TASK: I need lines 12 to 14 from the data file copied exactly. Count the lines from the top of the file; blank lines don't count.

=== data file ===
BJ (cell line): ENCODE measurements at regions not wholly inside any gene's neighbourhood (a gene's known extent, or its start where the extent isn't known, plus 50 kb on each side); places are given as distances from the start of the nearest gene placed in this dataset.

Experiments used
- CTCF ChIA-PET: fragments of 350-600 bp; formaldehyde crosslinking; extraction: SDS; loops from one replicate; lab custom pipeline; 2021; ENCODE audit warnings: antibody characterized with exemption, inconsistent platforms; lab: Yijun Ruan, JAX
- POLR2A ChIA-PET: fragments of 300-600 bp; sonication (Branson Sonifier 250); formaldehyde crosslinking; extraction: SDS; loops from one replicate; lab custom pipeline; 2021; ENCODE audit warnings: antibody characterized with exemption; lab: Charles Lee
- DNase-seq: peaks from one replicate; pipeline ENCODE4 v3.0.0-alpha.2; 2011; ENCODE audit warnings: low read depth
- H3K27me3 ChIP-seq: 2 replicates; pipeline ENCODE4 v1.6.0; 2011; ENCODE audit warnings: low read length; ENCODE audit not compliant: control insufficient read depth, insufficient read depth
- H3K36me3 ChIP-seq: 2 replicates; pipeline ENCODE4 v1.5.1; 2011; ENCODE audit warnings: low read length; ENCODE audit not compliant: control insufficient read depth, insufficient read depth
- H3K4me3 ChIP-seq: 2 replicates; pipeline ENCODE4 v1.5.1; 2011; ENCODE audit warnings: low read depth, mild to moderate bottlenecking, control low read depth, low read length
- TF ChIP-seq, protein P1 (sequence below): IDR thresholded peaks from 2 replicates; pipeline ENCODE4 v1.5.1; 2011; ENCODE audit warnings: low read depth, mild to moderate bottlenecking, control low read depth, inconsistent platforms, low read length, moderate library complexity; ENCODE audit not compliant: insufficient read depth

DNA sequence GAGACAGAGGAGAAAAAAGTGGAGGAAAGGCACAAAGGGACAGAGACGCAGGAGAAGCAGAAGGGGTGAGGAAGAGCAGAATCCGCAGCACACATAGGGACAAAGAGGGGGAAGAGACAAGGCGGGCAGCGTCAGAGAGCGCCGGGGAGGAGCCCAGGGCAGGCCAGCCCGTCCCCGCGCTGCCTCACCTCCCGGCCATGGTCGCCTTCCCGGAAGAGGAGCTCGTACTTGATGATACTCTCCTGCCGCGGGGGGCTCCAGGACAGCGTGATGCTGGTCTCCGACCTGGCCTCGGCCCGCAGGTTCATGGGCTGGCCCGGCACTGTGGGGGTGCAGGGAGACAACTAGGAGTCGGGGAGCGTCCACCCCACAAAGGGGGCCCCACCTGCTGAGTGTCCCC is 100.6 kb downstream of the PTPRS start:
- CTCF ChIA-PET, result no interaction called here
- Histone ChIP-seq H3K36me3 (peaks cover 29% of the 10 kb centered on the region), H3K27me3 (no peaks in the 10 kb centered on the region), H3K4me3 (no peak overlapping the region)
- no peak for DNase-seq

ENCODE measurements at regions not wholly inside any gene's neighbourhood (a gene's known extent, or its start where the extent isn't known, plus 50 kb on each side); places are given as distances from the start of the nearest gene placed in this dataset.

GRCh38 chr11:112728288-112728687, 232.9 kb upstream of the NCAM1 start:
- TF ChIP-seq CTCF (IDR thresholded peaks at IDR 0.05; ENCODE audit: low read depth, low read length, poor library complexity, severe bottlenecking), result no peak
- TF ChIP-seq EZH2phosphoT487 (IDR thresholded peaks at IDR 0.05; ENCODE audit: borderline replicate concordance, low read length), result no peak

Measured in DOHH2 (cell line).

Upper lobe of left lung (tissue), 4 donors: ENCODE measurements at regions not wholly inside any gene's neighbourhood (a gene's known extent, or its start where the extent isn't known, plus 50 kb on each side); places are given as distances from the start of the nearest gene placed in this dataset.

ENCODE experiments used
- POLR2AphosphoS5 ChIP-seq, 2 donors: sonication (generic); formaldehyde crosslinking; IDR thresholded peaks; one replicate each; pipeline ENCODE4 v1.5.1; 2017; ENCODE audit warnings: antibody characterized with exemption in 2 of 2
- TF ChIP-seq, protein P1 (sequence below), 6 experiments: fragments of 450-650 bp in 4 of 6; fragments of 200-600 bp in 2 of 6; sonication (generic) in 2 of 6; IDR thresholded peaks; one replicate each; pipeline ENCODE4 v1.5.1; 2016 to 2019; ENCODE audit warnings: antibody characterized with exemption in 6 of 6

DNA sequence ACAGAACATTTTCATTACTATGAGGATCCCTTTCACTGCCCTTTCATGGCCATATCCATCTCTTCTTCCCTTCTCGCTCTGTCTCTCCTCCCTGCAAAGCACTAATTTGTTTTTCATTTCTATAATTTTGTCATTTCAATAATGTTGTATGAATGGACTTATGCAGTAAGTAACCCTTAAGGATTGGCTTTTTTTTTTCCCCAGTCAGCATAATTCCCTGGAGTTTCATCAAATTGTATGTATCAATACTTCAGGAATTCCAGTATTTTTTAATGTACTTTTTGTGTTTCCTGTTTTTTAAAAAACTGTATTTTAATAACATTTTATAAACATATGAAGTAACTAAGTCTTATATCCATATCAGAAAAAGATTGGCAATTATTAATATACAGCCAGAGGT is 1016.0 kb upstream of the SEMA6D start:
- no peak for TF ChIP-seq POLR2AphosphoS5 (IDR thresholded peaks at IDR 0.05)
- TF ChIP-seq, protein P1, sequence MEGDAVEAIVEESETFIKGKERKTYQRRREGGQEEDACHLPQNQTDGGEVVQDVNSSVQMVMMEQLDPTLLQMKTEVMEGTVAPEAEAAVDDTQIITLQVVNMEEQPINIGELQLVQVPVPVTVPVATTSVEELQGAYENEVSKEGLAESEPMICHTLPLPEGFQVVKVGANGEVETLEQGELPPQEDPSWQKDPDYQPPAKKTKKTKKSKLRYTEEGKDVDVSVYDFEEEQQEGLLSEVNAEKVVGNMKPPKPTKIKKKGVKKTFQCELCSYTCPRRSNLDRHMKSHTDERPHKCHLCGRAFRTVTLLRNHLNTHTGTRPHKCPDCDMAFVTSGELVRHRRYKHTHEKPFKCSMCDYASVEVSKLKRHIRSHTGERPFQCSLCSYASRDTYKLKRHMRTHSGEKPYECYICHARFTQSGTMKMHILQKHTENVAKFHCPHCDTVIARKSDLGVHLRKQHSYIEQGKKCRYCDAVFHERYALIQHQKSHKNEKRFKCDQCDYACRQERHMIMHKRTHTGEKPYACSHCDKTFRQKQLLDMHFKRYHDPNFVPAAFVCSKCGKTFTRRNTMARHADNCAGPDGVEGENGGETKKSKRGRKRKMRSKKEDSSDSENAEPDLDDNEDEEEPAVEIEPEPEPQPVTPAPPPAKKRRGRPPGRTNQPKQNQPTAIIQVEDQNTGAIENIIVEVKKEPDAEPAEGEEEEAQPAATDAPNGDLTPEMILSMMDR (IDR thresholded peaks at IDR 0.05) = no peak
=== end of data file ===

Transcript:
- Histone ChIP-seq H3K36me3 (peaks cover 29% of the 10 kb centered on the region), H3K27me3 (no peaks in the 10 kb centered on the region), H3K4me3 (no peak overlapping the region)
- no peak for DNase-seq

ENCODE measurements at regions not wholly inside any gene's neighbourhood (a gene's known extent, or its start where the extent isn't known, plus 50 kb on each side); places are given as distances from the start of the nearest gene placed in this dataset.